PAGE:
Online accessibility

For those who can't attend in person, we can record and stream the service from our on-site chapel.

Frequently asked questions

The answer isn’t about what’s right or wrong; it’s about what suits your unique circumstances. For some children, attending a funeral can help their grieving process – allowing them to participate in saying farewell to a loved one.

Rather than assuming what they need, have an open conversation with your child about the funeral. Explain what to expect and that adults may be emotional, then let them decide if they’d like to attend. If you’re concerned about managing their needs while you grieve, consider enlisting a trusted relative or friend to provide support during the service. Remember, children can also offer comfort to grieving individuals in their own special way.

The main difference is their design. Coffins feature a tapered shape, narrower at the foot and wider at the shoulders, often with a fully removable lid. Caskets, on the other hand, are rectangular and typically have a hinged lid, allowing part or all of the deceased to be visible during a viewing or open-casket ceremony. Coffins may be more cost effective due to simpler interiors and fewer manufacturing components.

In Australia, cremations have been on the rise, overtaking burials in popularity. However, the choice can vary by location. Cremations are more common in urban areas where crematories are accessible, while burials are more common in rural and remote regions. Cultural and religious beliefs also play a significant role, with some faiths favouring or prohibiting cremation.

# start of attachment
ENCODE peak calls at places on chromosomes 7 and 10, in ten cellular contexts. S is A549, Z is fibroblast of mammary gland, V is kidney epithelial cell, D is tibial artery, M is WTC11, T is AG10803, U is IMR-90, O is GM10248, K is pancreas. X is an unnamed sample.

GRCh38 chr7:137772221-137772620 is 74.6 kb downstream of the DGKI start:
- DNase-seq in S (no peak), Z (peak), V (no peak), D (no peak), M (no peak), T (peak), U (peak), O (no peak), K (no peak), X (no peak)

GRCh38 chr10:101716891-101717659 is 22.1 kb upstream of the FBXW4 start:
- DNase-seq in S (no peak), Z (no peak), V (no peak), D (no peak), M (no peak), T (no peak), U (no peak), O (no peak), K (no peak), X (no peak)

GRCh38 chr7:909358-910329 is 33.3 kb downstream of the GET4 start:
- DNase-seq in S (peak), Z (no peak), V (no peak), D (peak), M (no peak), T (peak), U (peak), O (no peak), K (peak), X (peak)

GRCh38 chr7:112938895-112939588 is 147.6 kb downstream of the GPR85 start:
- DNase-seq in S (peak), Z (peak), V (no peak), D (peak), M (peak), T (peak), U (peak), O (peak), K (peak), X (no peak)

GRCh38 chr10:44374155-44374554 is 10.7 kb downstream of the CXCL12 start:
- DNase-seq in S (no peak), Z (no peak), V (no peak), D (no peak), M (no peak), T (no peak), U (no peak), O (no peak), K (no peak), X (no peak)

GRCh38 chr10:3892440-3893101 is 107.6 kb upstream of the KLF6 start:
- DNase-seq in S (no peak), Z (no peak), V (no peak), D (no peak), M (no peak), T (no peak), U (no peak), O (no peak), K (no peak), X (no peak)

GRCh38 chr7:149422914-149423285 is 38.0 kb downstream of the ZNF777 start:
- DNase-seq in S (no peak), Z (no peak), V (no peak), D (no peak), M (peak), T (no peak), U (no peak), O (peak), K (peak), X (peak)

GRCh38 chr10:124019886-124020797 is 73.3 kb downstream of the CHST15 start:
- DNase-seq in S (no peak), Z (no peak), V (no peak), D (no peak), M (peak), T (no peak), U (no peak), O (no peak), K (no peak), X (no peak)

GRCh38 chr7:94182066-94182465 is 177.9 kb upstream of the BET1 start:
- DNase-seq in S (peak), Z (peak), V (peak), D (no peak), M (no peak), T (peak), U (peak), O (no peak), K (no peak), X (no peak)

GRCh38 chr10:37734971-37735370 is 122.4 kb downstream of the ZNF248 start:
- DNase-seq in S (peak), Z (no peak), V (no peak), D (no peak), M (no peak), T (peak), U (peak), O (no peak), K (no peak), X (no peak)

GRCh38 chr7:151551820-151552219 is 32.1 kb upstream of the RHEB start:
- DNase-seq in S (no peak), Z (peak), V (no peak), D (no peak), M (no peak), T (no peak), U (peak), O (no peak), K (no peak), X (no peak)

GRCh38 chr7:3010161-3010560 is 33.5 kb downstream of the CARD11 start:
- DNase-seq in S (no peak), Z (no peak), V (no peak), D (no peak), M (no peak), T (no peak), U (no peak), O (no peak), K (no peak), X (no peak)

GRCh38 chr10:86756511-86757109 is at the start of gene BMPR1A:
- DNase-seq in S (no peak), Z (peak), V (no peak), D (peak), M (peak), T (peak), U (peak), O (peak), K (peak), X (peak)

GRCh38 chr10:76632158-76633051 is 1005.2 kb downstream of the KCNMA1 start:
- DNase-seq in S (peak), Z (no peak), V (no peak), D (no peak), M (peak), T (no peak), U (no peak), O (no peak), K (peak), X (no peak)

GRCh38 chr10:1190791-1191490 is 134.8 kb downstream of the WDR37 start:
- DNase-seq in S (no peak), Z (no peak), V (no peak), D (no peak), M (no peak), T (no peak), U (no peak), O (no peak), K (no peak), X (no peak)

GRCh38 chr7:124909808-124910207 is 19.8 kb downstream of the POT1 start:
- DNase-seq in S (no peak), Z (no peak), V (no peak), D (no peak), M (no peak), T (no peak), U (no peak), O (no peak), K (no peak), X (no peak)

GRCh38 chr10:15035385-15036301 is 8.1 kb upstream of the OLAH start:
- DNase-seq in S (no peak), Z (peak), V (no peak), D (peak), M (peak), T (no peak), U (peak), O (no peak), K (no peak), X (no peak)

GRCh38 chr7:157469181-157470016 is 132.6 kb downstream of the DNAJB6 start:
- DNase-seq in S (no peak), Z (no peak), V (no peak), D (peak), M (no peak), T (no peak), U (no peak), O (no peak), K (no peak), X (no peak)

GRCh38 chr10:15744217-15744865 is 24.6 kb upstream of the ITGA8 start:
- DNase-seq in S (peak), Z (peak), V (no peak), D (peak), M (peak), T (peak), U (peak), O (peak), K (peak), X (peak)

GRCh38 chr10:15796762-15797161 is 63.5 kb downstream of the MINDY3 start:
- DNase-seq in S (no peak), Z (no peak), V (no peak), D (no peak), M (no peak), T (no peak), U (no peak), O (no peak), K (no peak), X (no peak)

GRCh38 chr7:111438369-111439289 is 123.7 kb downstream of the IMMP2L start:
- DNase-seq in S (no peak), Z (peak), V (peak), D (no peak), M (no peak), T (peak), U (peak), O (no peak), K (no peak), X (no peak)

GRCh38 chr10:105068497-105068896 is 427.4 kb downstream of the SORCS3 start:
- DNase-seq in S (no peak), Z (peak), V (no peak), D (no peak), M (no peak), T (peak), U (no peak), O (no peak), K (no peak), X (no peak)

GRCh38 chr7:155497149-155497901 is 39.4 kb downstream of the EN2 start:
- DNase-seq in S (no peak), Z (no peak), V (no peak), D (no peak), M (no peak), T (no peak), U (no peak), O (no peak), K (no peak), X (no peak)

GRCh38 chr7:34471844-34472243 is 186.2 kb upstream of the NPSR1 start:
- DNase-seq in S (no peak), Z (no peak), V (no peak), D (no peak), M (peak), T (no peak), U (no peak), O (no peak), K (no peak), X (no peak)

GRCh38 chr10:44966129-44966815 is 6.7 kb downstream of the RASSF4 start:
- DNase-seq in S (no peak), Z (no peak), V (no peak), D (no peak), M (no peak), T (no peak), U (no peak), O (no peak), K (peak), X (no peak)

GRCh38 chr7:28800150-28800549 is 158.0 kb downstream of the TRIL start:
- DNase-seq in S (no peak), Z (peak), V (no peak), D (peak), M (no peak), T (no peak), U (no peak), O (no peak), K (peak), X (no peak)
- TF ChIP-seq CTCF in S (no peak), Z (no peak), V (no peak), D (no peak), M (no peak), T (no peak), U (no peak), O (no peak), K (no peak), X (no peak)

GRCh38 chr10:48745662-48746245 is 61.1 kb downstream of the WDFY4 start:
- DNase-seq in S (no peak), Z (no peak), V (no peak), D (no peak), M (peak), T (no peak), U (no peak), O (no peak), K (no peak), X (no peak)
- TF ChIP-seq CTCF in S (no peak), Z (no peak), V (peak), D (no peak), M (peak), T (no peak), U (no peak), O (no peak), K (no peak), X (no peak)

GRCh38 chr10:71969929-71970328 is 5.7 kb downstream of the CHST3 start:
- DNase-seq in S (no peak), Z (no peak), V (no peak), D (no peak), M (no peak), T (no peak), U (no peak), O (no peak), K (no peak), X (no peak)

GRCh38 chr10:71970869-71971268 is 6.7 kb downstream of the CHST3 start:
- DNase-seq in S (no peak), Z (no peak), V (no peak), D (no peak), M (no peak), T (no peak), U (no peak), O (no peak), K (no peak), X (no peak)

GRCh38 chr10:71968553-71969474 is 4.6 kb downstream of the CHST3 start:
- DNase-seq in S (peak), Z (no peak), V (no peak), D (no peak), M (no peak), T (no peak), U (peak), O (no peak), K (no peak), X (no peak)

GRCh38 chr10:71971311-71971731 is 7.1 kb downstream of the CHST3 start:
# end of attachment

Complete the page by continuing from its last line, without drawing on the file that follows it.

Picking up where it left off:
Embalming involves replacing bodily fluids with chemical solutions. It is used for preservation, infection control, and enhancing the presentation of the deceased. The extent of embalming required can vary and may not be needed at all. Embalming can be carried out partially, or fully, depending on circumstances, as well as family and cultural preferences.

Following the cremation process, only the sturdy bones of the deceased remain. These bones are then finely crushed to create what we commonly refer to as ‘ashes’ or ‘cremated remains.’

The ashes will be provided in a temporary plastic container. If you would like a more decorative urn to house them, you can discuss this option with your funeral director. We have an extensive range of options to choose from.